It must have been late 1993. She was at the height of her fame and I was in the earliest days of my journalism career. I was working for a small press agency in Clerkenwell whose stock in trade was day work for newspapers: court cases, press conferences and particularly door knocks and door steps. As a rookie, I did an awful lot of these.
Away from work I was in my twenties in London and had quite the party lifestyle – clubbing every weekend. The club of choice was Subterranea in Ladbroke Grove and I’d go most Saturday nights. But on this occasion, I was the rota reporter on the following Sunday, due in at 9 a.m., so when midnight came around I made moves to go home to bed. My companion, however, would hear nothing of this and he cooked up a slightly ridiculous and elaborate plan to keep me out all night.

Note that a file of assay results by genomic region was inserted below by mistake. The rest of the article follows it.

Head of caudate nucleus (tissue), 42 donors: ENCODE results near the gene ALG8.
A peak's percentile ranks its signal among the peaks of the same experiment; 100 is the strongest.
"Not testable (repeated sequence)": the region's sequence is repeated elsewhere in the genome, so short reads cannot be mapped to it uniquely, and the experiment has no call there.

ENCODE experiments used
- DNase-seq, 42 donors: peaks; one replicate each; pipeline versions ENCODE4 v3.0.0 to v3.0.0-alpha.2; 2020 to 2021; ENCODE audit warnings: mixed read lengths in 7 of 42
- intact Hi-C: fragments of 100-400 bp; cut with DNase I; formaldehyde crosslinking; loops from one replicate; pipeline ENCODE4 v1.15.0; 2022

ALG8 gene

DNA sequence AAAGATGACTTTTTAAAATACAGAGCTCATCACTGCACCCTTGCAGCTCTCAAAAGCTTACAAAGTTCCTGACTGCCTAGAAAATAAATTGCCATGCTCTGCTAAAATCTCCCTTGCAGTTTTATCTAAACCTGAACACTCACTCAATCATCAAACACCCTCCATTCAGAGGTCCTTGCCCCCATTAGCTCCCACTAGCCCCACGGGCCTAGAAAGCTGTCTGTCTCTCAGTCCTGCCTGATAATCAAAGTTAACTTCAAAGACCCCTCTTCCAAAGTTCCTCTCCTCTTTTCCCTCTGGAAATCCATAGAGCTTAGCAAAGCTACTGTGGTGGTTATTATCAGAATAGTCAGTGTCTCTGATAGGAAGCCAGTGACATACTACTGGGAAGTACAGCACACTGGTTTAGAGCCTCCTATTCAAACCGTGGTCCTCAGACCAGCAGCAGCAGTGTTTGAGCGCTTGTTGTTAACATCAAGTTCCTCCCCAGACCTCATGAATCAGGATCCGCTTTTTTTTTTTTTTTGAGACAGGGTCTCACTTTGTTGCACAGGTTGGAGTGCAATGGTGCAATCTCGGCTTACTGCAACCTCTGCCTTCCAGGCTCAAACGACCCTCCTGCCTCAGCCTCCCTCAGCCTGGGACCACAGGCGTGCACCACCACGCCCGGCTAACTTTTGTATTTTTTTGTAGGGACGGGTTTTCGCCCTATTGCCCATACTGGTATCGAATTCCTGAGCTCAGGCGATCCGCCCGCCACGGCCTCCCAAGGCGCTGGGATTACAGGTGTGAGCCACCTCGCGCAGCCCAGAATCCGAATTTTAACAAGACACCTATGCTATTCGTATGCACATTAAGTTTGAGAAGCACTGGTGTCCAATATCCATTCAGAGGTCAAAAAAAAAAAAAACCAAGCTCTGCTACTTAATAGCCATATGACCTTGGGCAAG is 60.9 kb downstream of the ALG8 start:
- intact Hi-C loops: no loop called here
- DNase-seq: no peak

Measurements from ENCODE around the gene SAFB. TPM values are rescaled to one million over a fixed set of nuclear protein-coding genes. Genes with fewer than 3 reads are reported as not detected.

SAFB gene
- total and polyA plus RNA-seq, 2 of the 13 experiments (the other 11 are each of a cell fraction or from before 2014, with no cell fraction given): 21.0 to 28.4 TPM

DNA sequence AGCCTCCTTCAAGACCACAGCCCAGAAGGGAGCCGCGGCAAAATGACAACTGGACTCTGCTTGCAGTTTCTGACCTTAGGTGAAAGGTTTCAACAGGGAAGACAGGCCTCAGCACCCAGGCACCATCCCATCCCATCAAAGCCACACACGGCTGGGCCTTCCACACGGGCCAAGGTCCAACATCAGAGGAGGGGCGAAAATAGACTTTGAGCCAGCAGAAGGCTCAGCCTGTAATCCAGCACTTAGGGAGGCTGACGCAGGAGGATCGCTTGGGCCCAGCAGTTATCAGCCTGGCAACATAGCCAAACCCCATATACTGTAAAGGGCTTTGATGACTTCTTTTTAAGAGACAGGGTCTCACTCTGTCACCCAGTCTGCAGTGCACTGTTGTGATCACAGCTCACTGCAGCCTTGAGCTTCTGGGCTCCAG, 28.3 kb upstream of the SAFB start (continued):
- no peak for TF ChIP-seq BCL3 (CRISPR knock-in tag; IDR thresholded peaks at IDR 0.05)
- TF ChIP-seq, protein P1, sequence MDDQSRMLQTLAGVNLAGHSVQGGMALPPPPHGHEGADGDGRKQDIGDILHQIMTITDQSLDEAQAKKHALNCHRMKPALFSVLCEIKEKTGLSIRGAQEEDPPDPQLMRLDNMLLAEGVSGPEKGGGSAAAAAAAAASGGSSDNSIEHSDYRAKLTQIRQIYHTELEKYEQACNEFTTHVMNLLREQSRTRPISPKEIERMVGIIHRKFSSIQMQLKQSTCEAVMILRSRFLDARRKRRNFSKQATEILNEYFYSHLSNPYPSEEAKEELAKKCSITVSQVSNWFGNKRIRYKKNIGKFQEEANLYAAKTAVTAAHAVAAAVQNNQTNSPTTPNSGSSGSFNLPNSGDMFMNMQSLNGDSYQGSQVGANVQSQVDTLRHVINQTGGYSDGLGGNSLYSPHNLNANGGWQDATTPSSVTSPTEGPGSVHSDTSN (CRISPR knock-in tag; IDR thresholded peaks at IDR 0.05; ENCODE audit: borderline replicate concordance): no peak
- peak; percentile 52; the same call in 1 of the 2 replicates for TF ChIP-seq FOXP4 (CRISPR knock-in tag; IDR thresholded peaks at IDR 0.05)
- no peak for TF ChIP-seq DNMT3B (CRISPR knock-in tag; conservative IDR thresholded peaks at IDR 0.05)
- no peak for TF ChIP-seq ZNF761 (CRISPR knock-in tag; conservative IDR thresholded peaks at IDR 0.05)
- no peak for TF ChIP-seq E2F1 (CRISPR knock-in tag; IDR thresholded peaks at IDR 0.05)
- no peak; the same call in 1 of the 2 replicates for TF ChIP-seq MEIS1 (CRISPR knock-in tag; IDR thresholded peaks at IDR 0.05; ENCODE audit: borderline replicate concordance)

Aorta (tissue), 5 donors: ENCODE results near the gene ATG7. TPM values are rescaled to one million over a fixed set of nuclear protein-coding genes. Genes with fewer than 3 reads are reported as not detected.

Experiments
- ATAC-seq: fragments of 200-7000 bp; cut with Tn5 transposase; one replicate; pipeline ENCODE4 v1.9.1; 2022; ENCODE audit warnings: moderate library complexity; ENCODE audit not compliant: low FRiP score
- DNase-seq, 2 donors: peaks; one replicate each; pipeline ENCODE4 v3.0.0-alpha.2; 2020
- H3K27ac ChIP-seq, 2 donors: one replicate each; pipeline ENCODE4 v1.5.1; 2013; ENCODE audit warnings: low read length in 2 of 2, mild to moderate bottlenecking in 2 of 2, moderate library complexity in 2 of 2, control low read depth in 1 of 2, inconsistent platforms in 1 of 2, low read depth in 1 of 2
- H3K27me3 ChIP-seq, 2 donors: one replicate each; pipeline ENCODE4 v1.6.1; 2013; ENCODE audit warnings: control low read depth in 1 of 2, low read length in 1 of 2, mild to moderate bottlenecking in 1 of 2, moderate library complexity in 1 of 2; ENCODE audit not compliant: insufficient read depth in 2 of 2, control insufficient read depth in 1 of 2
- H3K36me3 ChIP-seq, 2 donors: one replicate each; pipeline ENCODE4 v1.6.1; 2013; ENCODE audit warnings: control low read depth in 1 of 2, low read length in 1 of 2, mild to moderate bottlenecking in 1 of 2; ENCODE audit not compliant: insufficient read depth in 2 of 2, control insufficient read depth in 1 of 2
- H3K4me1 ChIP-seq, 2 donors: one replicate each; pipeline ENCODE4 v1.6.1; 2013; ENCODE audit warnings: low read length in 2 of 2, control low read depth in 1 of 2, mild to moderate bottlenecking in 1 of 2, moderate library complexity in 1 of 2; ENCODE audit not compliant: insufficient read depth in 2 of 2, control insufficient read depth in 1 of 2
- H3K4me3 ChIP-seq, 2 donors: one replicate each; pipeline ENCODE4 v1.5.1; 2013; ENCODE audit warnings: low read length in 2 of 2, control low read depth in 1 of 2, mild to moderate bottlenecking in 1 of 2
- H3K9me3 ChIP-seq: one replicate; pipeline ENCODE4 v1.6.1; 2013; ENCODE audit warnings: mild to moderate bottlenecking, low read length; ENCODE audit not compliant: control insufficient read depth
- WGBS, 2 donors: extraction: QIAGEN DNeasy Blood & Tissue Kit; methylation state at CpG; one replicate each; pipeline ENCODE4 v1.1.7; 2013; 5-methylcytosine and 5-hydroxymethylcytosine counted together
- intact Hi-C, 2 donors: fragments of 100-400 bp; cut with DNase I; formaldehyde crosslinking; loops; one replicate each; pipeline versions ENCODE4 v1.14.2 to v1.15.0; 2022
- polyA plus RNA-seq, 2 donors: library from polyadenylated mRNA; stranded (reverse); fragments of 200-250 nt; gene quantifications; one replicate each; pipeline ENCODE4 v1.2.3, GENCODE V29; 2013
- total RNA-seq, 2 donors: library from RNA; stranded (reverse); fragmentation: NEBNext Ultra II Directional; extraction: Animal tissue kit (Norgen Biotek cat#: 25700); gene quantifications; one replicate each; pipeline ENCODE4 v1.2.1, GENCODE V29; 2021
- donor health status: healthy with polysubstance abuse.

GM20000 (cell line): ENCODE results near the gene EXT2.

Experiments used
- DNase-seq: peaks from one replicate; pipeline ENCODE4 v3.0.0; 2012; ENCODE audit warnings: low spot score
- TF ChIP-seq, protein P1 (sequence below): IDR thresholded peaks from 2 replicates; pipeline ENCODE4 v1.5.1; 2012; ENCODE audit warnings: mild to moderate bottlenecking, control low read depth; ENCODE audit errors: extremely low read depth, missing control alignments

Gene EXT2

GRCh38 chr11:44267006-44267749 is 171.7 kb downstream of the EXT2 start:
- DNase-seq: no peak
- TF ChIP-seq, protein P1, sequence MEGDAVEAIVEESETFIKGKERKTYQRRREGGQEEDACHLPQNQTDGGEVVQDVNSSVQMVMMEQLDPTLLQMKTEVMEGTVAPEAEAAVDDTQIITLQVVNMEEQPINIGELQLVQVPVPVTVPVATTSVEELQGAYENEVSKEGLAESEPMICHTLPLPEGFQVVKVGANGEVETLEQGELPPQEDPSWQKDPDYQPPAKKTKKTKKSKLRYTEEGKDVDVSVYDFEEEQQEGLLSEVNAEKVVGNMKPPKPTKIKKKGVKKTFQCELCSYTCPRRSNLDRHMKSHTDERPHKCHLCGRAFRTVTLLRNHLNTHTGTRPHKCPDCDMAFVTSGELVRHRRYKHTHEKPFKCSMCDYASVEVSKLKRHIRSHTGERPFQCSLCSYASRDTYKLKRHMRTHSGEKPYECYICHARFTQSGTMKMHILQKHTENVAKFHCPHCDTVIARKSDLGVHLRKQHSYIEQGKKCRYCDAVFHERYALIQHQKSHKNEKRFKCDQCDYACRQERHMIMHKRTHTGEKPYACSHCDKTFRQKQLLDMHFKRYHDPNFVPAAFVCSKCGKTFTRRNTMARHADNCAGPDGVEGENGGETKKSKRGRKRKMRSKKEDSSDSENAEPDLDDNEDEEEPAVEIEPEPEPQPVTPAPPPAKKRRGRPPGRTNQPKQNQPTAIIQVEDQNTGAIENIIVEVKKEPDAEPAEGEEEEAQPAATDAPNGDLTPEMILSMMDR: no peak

He worked for a national tabloid and the plan was that he would ask my agency to do a fictitious job for him which would allow me to stay in bed all morning. It seemed like a great idea at midnight but when I came to ring my news editor at 8 a.m. and enact it, suddenly it didn’t. I had had barely two hours sleep and the hangover hadn’t even started. So to make the plan more convincing before calling my editor, I had a flip through the Sunday papers to find a story I could pretend I’d been asked to follow up. Which brings us back to Sinéad. She was a newspaper staple in those days and there was a page lead in one tabloid about something she’d supposedly said or done, a nothingy forgettable story.